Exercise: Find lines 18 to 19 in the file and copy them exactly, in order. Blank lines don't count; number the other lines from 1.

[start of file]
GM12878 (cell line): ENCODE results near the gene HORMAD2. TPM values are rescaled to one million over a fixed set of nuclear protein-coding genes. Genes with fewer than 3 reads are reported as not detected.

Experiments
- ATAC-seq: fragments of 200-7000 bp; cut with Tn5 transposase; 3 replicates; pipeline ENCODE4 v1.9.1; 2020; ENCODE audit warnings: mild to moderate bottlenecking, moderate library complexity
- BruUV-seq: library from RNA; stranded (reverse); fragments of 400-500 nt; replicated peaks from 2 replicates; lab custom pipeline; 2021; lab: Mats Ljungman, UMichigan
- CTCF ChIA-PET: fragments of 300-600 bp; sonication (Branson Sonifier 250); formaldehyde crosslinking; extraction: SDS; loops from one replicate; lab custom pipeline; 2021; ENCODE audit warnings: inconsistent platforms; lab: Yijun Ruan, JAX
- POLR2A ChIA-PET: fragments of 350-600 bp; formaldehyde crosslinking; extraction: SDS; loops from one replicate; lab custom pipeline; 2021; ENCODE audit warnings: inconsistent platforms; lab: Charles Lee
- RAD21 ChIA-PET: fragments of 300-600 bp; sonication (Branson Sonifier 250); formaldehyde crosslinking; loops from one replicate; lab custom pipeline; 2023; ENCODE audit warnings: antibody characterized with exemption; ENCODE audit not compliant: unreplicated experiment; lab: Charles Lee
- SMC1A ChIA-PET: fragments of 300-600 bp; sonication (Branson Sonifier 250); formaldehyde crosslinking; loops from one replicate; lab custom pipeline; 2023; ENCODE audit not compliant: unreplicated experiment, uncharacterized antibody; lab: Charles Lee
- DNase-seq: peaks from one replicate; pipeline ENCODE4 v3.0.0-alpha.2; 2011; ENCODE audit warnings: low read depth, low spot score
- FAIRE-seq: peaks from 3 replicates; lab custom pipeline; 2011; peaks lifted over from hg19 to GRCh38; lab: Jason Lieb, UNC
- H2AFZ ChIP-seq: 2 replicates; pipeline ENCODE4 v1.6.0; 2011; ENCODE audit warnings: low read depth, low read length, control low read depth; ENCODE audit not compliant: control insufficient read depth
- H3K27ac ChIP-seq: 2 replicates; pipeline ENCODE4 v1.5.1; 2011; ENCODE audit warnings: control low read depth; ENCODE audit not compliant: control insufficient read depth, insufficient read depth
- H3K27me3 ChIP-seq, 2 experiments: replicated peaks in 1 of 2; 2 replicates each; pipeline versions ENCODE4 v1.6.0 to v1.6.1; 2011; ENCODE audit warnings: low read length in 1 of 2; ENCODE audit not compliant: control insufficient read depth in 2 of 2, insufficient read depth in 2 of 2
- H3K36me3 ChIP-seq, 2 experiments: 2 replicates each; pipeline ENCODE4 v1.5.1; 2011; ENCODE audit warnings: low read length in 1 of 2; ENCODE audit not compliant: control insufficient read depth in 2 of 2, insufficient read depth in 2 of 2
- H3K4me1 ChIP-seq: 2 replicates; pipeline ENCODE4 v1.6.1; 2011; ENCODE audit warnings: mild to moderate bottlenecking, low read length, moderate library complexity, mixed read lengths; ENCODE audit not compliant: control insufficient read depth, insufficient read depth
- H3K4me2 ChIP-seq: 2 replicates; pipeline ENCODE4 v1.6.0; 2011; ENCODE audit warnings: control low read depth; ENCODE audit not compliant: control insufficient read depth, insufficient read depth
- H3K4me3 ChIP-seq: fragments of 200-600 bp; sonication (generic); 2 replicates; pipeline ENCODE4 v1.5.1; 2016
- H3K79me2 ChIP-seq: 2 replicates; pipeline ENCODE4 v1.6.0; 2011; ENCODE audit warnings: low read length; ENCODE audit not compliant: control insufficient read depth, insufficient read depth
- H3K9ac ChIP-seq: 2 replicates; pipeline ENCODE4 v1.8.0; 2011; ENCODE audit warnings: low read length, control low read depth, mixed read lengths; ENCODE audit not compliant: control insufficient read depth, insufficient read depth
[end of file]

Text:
- H3K79me2 ChIP-seq: 2 replicates; pipeline ENCODE4 v1.6.0; 2011; ENCODE audit warnings: low read length; ENCODE audit not compliant: control insufficient read depth, insufficient read depth
- H3K9ac ChIP-seq: 2 replicates; pipeline ENCODE4 v1.8.0; 2011; ENCODE audit warnings: low read length, control low read depth, mixed read lengths; ENCODE audit not compliant: control insufficient read depth, insufficient read depth